Stockpile: Coal stores at the Grootvlei power station, operated by Eskom in Grootvlei, Mpumalanga. The big four companies provide between 70% and 80% of Eskom’s annual coal consumption. Picture: BLOOMBERG
Stockpile: Coal stores at the Grootvlei power station, operated by Eskom in Grootvlei, Mpumalanga. The big four companies provide between 70% and 80% of Eskom’s annual coal consumption. Picture: BLOOMBERG

Eight of Eskom’s 15 coal-fired power stations had less than the minimum required 20 days of coal stockpiles and two of these stations have less than 10 days of coal, the utility says.

These levels though dire, in fact show an improvement on November when 11 stations had stocks falling short of the 20-day benchmark. Just last week four stations had coal for less than 10 days.

Overall stockpiles are slowly rising with reserves up to 28 days and on track to exceed 32 days by the end of the financial year. The utility said it had also locked in 2.7Mt tons of 4Mt in emergency coal and placed 35 new coal contracts this year. Thursday also marked the fifth consecutive day that power cuts, or loadshedding, was not implemented.

“It’s progress, but we are certainly not out of the woods yet”, Eskom GM of operations Dan Mashigo said at a media briefing.

Eskom’s situation, both financially and operationally, is indeed dire. Its debt cost have ballooned but electricity sales continue to decline. In November it began implementing load shedding, which is a last resort to prevent a nationwide blackout. Recent power cuts have not been directly caused by coal shortages but rather by plant breakdowns resulting from inadequate maintenance.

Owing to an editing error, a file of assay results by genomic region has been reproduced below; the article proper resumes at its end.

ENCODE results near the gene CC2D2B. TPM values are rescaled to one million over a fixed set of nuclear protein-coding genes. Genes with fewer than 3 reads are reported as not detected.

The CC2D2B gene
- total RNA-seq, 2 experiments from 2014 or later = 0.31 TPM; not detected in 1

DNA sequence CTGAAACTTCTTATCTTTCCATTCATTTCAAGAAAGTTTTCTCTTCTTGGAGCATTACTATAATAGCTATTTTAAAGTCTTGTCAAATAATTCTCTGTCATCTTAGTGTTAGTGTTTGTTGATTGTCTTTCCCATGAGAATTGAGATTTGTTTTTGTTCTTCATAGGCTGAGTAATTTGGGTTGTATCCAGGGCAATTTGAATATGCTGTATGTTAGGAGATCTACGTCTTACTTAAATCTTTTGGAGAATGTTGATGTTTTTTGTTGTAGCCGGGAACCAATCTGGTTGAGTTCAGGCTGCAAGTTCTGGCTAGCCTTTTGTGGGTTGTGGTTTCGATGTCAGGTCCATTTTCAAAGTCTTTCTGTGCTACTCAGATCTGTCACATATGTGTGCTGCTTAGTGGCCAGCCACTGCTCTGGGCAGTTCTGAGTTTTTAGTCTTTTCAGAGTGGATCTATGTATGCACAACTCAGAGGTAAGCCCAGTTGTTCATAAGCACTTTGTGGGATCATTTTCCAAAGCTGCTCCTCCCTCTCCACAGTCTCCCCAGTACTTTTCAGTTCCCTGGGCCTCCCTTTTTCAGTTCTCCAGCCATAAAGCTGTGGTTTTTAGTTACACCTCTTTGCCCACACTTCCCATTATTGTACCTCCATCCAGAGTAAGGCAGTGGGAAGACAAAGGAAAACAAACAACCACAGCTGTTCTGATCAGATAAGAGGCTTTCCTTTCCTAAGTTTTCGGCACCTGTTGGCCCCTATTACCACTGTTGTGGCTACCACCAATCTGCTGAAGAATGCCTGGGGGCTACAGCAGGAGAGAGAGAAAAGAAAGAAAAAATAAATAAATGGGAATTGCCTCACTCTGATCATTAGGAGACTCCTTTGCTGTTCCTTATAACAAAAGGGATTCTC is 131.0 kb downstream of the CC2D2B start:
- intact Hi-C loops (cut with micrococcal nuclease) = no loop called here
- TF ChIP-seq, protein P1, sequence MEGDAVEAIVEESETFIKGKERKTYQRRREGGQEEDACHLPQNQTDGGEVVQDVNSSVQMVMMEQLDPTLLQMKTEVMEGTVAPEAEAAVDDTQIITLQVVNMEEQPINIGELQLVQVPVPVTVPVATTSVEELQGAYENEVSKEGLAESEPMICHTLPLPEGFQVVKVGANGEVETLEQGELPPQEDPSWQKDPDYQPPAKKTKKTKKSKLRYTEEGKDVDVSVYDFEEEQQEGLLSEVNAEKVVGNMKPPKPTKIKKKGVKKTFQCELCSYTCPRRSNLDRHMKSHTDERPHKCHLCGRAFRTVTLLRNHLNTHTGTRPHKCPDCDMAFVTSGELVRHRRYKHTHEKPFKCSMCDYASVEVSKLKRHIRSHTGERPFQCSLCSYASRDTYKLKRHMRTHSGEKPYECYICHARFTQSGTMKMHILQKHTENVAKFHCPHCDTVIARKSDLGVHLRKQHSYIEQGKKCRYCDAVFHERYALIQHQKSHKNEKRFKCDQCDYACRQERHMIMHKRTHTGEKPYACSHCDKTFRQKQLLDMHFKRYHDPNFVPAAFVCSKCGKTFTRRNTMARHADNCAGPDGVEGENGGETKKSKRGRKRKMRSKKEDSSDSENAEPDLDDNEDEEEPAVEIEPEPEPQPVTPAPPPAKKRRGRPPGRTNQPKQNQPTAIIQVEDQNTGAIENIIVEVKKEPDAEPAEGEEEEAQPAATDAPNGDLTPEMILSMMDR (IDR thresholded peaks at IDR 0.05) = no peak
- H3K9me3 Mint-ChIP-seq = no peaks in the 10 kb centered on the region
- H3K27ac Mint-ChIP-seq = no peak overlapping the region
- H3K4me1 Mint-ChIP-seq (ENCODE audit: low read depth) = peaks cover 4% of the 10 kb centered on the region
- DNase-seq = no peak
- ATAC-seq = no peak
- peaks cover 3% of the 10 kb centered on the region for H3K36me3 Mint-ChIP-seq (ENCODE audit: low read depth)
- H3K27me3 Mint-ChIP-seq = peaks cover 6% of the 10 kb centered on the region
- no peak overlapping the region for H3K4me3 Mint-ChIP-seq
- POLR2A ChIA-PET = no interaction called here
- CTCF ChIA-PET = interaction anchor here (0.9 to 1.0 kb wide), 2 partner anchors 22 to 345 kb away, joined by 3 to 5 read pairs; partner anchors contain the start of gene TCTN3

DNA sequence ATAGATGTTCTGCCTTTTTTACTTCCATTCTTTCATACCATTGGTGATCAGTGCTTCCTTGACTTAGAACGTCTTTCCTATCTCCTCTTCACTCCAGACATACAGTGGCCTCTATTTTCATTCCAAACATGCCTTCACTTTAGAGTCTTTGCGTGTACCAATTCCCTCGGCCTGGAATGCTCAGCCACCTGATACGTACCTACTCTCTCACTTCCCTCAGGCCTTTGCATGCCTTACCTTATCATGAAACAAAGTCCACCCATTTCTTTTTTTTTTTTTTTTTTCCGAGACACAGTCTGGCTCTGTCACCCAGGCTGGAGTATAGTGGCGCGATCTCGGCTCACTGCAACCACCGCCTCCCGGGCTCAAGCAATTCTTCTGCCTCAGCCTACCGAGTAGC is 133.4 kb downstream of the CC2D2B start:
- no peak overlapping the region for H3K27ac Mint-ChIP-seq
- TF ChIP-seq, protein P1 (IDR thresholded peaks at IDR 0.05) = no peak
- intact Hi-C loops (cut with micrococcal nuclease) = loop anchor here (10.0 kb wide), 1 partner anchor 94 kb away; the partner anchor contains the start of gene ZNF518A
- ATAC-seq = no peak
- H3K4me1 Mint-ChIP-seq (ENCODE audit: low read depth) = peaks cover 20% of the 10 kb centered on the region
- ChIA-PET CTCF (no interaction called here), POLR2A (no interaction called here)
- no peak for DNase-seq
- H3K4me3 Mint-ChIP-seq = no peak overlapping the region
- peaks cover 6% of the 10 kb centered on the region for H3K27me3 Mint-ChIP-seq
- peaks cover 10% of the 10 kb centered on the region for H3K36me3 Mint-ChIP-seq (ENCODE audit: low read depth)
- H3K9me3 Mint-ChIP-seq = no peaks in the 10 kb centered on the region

Still, the question of coal supply weighs heavily on Eskom.

Mashigo said a number of factors conspired to cause its coal supply crunch.

Critically, a decision under former management to suspend investment in cost-plus mines has directly caused these five mines to now fall short. “We are not getting contractual values from cost-plus mines because we did not capitalise mines at the right times,” Mashigo said.

The "cost-plus" strategy was to invest capital in coal mines, in order to lock in long-term supply agreements at good prices  (cost plus a modest margin). 

Mashigo said the utility was also in competition with the export market when trying to secure coal. About 80Mt was moved out of SA in 2017, he said.

Mashigo said Eskom would prioritise investing in its cost-plus mines, even within its severe capital constraints, and would seek to extend these and other long-term fixed price contracts where appropriate. 

Assisted by Transnet, a railway solution would also help it bring more coal from Limpopo to its Mpumalanga power stations.

steynl@businesslive.co.za